Gifted deposit home loans
A gifted deposit home loan can help you get into a place of your own even if you’re finding it hard to save a deposit
Climbing that first rung of the property ladder can call for resourcefulness, and sometimes, a helping hand from your family.
Gifted deposit home loans
Buying a home is an important goal for many Australians, and parents can be keen to lend a hand to help their adult children buy a first home. So much so that research shows almost one in three (29%) Aussie parents have stumped up cash to help their grown-up kids buy a home.
This sort of financial support has been dubbed the Bank of Mum and Dad, and the cash doesn’t always come with any strings attached. Close to seven out of ten families chipping in with their child’s first home deposit don’t expect to be repaid.
However, a gifted deposit home loan may not be as simple as barreling up to a lender with a wad of freshly minted cash. Lenders are likely to ask for evidence of where the money has come from – after all, it could be the result of a credit card withdrawal. This can make it necessary to provide a “gift letter” stating that the funds have been handed over unconditionally – in other words, there is no expectation that the money will be repaid.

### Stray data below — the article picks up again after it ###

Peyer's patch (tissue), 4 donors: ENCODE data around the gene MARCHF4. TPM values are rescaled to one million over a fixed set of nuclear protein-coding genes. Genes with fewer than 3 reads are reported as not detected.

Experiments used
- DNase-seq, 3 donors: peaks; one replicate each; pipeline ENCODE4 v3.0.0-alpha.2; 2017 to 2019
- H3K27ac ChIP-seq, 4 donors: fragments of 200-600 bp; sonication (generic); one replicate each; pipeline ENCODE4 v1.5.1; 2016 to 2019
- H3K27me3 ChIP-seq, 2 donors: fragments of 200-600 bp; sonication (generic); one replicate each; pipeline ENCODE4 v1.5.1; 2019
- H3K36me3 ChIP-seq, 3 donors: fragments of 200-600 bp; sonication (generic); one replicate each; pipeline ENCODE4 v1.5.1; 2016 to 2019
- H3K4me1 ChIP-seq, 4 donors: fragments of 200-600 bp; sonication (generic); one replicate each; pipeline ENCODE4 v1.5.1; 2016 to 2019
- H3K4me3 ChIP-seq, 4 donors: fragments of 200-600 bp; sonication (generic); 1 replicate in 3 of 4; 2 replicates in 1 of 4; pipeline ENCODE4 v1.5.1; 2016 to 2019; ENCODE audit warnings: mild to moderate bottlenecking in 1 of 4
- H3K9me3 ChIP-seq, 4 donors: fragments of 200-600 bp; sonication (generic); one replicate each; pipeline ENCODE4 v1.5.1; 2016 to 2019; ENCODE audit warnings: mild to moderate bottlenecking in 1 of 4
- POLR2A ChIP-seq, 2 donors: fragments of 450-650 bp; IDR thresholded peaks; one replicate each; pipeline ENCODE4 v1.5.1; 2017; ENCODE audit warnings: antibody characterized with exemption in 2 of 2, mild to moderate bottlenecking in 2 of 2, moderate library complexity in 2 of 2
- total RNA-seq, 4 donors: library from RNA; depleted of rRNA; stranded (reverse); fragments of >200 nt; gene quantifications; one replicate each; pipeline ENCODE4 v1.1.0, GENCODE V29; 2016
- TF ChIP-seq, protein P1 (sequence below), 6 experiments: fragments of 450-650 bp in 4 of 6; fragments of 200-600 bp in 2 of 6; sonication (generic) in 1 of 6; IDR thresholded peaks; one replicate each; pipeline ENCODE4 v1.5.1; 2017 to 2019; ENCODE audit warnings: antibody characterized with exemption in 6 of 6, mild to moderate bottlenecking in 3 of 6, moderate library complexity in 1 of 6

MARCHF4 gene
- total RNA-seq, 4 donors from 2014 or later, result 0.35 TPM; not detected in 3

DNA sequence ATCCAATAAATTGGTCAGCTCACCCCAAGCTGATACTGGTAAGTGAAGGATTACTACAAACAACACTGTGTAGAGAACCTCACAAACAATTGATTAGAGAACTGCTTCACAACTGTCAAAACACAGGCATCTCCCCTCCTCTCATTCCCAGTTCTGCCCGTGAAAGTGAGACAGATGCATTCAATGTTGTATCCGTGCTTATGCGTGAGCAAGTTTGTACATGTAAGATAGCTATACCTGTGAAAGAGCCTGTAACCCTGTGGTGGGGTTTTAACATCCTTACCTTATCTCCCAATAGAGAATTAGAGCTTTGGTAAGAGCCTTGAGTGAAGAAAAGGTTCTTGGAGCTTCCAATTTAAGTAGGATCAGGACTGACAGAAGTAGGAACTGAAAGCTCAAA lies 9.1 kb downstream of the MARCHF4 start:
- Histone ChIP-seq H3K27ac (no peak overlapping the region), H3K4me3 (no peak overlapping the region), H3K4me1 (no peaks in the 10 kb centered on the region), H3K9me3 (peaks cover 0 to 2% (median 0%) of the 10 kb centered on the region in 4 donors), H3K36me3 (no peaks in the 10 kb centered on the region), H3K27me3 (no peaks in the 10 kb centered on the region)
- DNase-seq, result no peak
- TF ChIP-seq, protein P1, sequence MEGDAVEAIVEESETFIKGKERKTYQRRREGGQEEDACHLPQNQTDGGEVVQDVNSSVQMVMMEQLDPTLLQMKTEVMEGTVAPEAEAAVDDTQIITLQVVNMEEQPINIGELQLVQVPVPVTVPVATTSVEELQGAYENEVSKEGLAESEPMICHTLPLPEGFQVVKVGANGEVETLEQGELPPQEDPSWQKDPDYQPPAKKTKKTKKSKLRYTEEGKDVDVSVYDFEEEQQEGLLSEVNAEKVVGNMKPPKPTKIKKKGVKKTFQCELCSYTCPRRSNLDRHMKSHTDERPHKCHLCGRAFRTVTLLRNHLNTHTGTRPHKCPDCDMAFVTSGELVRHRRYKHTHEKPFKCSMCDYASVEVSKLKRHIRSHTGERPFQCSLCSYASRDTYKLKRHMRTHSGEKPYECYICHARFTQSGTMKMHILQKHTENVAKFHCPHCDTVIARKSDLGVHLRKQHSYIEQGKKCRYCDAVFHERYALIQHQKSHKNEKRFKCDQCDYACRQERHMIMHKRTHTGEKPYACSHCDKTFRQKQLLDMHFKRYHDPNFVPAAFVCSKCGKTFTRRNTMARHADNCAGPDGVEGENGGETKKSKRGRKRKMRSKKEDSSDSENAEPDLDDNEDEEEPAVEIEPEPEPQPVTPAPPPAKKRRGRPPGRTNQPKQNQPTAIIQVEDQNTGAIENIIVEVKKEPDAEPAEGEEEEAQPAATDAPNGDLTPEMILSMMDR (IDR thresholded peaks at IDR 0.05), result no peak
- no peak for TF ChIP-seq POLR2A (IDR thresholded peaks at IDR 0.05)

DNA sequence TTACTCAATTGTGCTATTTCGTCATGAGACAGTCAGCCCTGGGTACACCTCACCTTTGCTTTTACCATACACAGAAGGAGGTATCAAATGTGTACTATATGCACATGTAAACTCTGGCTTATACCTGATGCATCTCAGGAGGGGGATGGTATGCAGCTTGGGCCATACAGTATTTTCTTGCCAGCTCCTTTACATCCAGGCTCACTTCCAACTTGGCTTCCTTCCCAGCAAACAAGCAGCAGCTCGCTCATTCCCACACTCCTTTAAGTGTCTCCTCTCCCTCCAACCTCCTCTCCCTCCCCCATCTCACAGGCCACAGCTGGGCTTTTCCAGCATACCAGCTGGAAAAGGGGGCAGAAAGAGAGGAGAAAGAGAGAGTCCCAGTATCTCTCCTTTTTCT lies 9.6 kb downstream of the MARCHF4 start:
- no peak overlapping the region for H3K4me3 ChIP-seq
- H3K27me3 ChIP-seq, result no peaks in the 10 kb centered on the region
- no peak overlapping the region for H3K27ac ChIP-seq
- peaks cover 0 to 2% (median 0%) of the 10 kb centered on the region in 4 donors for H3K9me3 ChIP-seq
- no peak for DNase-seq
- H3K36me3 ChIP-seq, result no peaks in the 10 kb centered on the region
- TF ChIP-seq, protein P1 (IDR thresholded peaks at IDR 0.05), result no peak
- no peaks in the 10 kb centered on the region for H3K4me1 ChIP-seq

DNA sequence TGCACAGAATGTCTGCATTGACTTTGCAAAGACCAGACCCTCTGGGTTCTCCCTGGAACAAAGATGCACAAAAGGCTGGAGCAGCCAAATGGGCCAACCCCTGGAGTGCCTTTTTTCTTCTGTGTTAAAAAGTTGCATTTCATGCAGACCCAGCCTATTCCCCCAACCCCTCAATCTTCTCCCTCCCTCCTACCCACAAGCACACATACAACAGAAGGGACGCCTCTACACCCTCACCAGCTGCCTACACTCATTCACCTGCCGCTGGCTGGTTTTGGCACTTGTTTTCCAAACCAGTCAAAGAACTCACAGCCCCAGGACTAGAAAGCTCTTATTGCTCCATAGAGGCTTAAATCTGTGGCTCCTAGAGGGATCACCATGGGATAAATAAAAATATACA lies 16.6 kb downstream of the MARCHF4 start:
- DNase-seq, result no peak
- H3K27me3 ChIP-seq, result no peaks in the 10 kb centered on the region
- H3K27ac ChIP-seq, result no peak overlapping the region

Even with the benefit of a gifted deposit, lenders still like to see that you have the discipline to keep up with home loan repayments. To satisfy this you may be asked for evidence of genuine savings, often extending back three months.
Gifting a deposit vs guarantor
Not every family will have the funds available to contribute to a first home deposit. That’s okay, you could still muster the support of family members in other ways.
If your parents own their home, they may be able to act as guarantor for your loan.
The way this works is that the equity built up in mum and dad’s home will contribute towards the security for your loan. Having a guarantor can be a handy strategy if you don’t have a big deposit but you could manage regular loan repayments. And your choice of
As an added plus, having a guarantor in place can be a way to avoid paying lenders mortgage insurance. This could help you cut thousands of dollars from your upfront purchase costs. Remember though, as
Tips for parents gifting a guarantor loan deposit
If your parents are happy to gift a deposit towards your first home, they may need to put in writing that the cash is a gift – not an informal loan. But that’s pretty much where their responsibility ends.
It’s very different agreeing to go guarantor.
If you can’t keep up the repayments on your home loan, the lender will likely turn to your guarantor to make good with the loan. This makes it important for your parents – or whoever agrees to be your guarantor – to carefully weigh up what they’re taking on.
On the plus side, your guarantor may be able to guarantee a percentage of your loan rather than the full balance though again this varies from lender to lender.
A gifted deposit home loan or ask a relative to act as
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- Chapter One : Getting started
- Chapter Two : Your dream home
- Chapter Three : Money matters
- Chapter Four : Ways to purchase
- Chapter Five : Understanding interest rates
- Chapter Six : Understanding home loans
- Chapter Seven : Lending sources
- Chapter Eight : Getting your loan
- Chapter Nine : Choosing a home
- Chapter Ten : Steps to settlement